While the government of Canada appears focused on the political hot potato that is our residential housing industry, announcing new rules for rental houses are coming, the CRA is headed in the other direction, apparently targeting residential home-owners that have recently sold their homes, on the basis that the degree to which they fixed them up prior to sale caused the homes to become “new homes” and subject to full GST/HST on their fair market value.
Tax & Trade Blog
In Ghermezian v. MNR, 2023 FCA 183, the Federal Court of Appeal may have put the last nail in the coffin for taxpayers trying to dispute the broad reach of the CRA’s audit powers.
CRA’s Use of 3rd Party Requests for Information
The case revolved around the CRA’s Related Party Initiative, and the CRA’s issuance of various requests and requirements for information under section 231.1 of the Income Tax Act (and parallel provisions in section 289 of the Excise Tax Act (alternatively, the “RFIs” and the “Demands”, and the “ITA” and “ETA”).
As we have blogged about a fewtimes in the past, corporate tax debts are unlike other forms of liability and can pose special challenges for directors and shareholders of corporations that have unmet tax obligations. This can lead to dreaded director’s liability and third-party assessments, which allow the CRA to effectively “pierce the veil” and go after individuals or other businesses that would otherwise be protected by the screen of limited corporate liability.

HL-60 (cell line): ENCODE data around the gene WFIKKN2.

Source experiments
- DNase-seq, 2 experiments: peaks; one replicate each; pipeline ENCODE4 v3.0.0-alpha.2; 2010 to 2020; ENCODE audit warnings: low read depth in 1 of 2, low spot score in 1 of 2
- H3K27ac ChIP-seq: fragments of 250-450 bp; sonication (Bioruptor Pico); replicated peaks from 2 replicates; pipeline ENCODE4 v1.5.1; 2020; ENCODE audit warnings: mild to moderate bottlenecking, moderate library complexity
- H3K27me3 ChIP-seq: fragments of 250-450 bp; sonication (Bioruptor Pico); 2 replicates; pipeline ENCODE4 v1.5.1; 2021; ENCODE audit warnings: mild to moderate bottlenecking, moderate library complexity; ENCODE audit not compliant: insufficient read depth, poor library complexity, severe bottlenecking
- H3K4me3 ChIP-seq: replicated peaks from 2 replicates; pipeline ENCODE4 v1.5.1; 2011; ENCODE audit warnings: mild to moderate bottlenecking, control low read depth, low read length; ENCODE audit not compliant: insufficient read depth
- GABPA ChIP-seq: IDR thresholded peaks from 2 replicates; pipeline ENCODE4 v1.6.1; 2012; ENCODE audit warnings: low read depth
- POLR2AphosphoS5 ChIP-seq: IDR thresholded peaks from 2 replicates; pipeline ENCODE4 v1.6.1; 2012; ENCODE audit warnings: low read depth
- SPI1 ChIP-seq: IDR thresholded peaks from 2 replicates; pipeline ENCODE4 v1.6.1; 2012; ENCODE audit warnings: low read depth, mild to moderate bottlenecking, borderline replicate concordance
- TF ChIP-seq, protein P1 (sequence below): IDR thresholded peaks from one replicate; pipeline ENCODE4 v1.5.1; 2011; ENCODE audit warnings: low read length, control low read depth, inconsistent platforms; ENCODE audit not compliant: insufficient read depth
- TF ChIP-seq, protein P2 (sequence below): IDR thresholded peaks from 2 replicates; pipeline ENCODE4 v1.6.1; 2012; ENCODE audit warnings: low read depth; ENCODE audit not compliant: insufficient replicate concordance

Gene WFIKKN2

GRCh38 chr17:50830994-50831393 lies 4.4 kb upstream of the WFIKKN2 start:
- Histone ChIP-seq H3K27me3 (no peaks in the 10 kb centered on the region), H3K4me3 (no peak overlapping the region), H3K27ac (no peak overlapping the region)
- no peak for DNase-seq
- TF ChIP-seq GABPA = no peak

A recent decision at the Tax Court of Canada considered this issue, serving as a reminder to businesses and their owners that these debts are not so easily ignored.
Another question that we are often asked is what the CRA means by the term “carousel scheme”. It is a great question, because the CRA does not define its position on that phrase anywhere, other than in private assessment documents that it sometimes provides to GST registered persons on the wrong end of the CRA’s Notices of Assessment powers.
According to the CRA, and in its simplest form:
We are often asked about “accommodation invoices”, and what the CRA is talking about when speaking about these types of invoices.
This is predominantly a term that is used in the GST context but is not defined anywhere in the Excise Tax Act (i.e., the GST legislation) or relatively speaking anywhere in any published CRA administrative document.
But CRA does disclose what it means by “Accommodation Invoices” when it comes time to assess wary taxpayers: